Photoresist in Semiconductor Manufacturing
Photoresist, a crucial component in semiconductor manufacturing, is a radiation-sensitive compound that can be classified into two types: positive and negative. The classification is based on how they respond to radiation during the manufacturing process.
- Behavior: In positive photoresists, the exposed regions become more soluble, making them easier to remove during the development process.
- Resulting Patterns: The patterns formed in positive photoresists mirror those on the mask used in the fabrication process.
- Composition: Positive photoresists consist of three key components—photosensitive compounds, a base resin, and an organic solvent.
- Process: Before exposure, the photosensitive compound is insoluble in the developer solution. Upon exposure, radiation is absorbed in the exposed areas, inducing a change in the chemical structure of the photosensitive compound. This change makes it soluble in the developer solution. After development, the exposed areas are removed, leaving behind the desired pattern.
- Behavior: Exposed regions in negative photoresists become less soluble, resulting in patterns that are the reverse of those on the mask.
- Composition: Negative photoresists are composed of polymers combined with a photosensitive compound.
- Process: Upon exposure, the photosensitive compound absorbs optical energy and undergoes a chemical reaction, initiating a polymer crosslinking reaction. This crosslinking causes the polymer molecules to become insoluble in the developer solution. After development, the unexposed areas are removed, leaving behind the inverse of the mask patterns.
- Drawback: A major drawback of negative photoresists is the swelling of the resist mass during development due to the absorption of the developer solvent. This swelling limits the resolution of negative photoresists, impacting their ability to reproduce fine details.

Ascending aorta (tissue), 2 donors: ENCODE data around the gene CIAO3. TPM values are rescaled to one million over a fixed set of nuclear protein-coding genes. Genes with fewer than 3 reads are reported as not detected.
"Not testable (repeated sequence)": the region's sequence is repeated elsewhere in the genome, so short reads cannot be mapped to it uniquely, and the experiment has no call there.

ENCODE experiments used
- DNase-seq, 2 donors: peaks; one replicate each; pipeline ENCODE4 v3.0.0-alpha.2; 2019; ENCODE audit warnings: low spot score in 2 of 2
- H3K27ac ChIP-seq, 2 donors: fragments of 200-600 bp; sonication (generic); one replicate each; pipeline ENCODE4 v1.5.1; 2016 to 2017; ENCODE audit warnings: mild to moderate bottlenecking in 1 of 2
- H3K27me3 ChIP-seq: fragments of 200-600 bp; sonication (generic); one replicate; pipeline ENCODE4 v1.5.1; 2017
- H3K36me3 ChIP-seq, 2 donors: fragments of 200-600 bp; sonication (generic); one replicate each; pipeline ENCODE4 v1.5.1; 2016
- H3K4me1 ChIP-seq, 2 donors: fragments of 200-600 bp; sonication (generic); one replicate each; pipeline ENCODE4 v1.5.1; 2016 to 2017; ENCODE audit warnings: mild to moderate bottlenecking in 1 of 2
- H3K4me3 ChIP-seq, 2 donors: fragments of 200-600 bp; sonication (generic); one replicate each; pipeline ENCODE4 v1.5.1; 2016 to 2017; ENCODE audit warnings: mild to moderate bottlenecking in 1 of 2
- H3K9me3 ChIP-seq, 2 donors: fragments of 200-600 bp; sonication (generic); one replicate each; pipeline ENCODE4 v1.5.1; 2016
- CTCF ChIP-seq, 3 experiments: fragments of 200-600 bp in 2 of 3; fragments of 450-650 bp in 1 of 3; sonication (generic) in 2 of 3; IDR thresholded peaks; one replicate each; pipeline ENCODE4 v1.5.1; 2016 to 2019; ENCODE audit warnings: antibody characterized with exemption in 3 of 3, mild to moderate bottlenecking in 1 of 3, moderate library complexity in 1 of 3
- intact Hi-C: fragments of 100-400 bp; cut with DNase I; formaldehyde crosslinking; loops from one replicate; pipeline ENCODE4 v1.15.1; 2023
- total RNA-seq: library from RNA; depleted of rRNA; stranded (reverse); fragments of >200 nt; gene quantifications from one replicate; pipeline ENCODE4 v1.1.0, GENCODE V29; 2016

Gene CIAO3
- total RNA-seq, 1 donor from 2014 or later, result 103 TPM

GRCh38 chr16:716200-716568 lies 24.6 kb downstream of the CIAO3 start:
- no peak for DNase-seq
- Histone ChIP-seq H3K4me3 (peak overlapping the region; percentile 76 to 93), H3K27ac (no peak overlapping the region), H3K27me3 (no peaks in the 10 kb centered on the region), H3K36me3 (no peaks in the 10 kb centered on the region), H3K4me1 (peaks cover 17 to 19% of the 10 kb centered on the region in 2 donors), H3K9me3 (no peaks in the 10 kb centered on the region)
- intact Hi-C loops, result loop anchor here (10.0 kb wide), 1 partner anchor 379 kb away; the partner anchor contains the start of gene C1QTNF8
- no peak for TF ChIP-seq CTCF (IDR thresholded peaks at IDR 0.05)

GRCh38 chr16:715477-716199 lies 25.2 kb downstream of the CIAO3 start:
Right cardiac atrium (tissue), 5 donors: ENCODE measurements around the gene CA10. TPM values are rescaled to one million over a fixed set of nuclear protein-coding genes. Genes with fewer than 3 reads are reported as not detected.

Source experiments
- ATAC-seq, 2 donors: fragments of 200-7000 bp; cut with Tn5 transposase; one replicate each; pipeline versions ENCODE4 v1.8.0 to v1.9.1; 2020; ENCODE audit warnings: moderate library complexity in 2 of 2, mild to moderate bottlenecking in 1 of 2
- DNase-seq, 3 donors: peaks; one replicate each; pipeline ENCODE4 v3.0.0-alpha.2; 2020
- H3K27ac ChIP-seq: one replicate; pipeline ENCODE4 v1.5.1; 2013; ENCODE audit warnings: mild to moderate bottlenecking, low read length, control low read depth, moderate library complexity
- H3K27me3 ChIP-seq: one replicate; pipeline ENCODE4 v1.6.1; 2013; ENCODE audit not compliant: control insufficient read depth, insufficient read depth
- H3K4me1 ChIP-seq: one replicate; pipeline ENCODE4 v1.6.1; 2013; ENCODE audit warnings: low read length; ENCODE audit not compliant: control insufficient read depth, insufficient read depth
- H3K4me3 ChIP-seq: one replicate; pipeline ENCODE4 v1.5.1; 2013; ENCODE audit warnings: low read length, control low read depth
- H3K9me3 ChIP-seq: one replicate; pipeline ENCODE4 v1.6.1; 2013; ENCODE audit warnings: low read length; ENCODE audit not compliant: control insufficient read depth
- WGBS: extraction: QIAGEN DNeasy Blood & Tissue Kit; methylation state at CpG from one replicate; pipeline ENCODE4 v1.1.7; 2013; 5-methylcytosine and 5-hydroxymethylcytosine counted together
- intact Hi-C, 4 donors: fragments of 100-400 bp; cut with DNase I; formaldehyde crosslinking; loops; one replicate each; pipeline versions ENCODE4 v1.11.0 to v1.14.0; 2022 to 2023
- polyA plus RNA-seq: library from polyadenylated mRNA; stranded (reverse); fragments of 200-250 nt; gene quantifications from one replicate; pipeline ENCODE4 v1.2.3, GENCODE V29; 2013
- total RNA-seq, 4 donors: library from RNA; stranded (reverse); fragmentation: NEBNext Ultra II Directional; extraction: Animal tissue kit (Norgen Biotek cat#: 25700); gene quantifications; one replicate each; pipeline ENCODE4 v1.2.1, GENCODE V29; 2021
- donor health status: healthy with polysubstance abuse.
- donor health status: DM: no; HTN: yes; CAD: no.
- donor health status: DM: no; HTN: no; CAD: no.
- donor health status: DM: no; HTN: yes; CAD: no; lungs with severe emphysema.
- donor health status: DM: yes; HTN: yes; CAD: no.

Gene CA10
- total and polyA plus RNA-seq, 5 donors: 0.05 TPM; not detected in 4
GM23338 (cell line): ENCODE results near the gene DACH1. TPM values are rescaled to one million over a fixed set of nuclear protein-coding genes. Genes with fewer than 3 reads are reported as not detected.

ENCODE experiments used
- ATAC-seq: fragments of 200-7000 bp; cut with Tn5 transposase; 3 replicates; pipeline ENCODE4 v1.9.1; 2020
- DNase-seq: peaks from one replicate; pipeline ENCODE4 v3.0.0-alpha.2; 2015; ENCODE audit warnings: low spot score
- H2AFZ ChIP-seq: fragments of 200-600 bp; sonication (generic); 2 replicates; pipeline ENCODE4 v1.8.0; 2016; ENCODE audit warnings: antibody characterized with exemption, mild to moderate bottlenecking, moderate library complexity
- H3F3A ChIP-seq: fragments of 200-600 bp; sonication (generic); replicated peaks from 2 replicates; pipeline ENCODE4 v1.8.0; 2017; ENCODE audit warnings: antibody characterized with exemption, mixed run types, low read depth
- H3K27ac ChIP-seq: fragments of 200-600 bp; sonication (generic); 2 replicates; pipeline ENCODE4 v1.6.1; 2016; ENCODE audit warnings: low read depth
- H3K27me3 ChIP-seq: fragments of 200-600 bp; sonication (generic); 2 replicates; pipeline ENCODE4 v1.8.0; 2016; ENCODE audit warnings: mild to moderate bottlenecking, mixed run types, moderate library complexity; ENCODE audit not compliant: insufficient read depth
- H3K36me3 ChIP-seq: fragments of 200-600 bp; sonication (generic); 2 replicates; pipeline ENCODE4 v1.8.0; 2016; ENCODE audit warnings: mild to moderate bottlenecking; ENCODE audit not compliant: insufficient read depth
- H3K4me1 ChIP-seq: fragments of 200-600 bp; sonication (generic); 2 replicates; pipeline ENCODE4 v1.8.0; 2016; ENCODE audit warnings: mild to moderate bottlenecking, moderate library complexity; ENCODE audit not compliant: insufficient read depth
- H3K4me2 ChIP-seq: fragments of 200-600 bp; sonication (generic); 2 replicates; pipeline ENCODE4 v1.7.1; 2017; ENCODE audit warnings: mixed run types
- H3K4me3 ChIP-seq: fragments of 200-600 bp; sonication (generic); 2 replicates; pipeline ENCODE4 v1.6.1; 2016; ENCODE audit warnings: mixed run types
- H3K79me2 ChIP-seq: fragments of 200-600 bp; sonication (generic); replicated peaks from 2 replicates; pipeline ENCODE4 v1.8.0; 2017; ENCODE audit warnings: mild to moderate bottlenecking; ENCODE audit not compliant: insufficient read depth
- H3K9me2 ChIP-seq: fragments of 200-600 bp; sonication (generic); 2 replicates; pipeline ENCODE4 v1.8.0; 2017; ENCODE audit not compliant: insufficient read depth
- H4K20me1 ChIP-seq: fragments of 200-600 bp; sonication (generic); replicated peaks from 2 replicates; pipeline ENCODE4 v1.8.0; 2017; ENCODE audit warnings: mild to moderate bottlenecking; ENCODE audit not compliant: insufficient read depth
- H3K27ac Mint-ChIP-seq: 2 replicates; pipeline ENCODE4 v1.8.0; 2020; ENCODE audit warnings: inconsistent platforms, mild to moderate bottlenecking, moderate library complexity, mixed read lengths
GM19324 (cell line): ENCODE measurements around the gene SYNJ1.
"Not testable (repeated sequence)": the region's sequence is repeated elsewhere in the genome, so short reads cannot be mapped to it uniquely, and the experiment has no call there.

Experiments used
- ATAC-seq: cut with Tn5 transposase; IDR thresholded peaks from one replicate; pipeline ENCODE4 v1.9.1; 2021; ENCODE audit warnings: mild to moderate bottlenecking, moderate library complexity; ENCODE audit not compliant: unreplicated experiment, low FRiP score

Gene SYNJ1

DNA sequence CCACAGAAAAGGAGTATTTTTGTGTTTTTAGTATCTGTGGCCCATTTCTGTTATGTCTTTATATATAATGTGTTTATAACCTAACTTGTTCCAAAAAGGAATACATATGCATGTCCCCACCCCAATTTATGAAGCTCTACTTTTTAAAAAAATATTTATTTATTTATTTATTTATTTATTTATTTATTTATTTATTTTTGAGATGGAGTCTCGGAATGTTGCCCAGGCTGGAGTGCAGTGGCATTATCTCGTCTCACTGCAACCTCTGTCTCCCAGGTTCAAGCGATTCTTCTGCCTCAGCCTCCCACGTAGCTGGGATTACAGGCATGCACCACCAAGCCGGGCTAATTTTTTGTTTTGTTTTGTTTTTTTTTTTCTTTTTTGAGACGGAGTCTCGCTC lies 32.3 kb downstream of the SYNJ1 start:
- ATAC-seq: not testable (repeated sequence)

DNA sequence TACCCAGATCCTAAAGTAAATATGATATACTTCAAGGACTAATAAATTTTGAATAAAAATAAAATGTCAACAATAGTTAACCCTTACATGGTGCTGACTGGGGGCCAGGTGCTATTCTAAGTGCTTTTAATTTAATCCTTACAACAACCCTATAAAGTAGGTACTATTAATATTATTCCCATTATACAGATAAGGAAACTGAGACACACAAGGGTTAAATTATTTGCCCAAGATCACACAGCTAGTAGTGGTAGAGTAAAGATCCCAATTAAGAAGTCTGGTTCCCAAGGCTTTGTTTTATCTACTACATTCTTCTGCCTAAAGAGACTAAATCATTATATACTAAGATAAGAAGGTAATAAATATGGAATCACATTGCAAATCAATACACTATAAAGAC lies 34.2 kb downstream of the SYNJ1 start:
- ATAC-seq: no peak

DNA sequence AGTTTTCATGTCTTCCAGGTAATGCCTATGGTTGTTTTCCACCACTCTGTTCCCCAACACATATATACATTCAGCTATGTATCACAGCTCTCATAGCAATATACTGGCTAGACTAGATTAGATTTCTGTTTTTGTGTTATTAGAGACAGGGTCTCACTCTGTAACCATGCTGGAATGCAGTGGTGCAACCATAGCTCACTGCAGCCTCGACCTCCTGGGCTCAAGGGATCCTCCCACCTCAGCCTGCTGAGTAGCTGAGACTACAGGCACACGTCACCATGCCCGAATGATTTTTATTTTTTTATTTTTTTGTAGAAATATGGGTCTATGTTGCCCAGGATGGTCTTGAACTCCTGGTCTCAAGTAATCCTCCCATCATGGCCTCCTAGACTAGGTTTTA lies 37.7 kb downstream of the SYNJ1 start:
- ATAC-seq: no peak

Understanding the characteristics and behaviors of positive and negative photoresists is crucial in the precise formation of semiconductor patterns during the photolithographic process, a foundational step in semiconductor manufacturing. The choice between positive and negative photoresists depends on the specific requirements of the semiconductor fabrication process and the desired outcome for the integrated circuits.
Steps in Transferring IC Patterns from Mask to Silicon Wafer
Figure 1 outlines the sequential steps involved in transferring integrated circuit (IC) patterns from a mask to a silicon wafer, specifically one with a SiO2 insulating layer on its surface.
- Cleanroom Preparation: The process begins in a cleanroom illuminated with yellow light, as photoresists are insensitive to wavelengths greater than 0.5 µm. This controlled environment is crucial for maintaining the purity of the semiconductor fabrication process.
- Adhesion Promoter Application: To ensure proper adhesion of the resistor, an adhesion promoter, often hexamethylene–disiloxane (HMDS) for silicon ICs, is applied to the wafer’s surface.
- Resist Coating: Liquid resist is applied to the wafer’s center, and the wafer is rapidly rotated to spread the resist uniformly. The spin speed typically ranges from 1000 to 10,000 rpm, resulting in a uniform film approximately 0.5–1 µm thick. The thickness is directly related to the resist’s viscosity.
- Soft-Baking: The wafer undergoes a “soft-bake” process at temperatures between 90 to 120°C for 60–120 seconds. This step removes solvent from the photoresist and enhances adhesion to the wafer.
- Mask Alignment and Exposure: The wafer is aligned with the mask in an optical lithographic system, and the resist is exposed to ultraviolet light.
- Positive Photoresist Development: If a positive photoresist is used, the exposed resist is dissolved in the developer solution. Photoresist development involves flooding the wafer, followed by rinsing and drying.
- Postbaking: Postbaking at approximately 100–180°C may be necessary to further enhance resist adhesion to the substrate.
- Insulation Layer Etching: The wafer is placed in an ambient that selectively etches the exposed insulation layer while preserving the resist.
- Resist Stripping: The resist is stripped using solvents or plasma oxidation, leaving behind an insulator image mirroring the opaque image on the mask.
- Application in Subsequent Processing: The resulting insulator image can serve as a mask for subsequent processing steps, such as ion implantation, allowing precise doping of the exposed regions for the creation of semiconductor devices.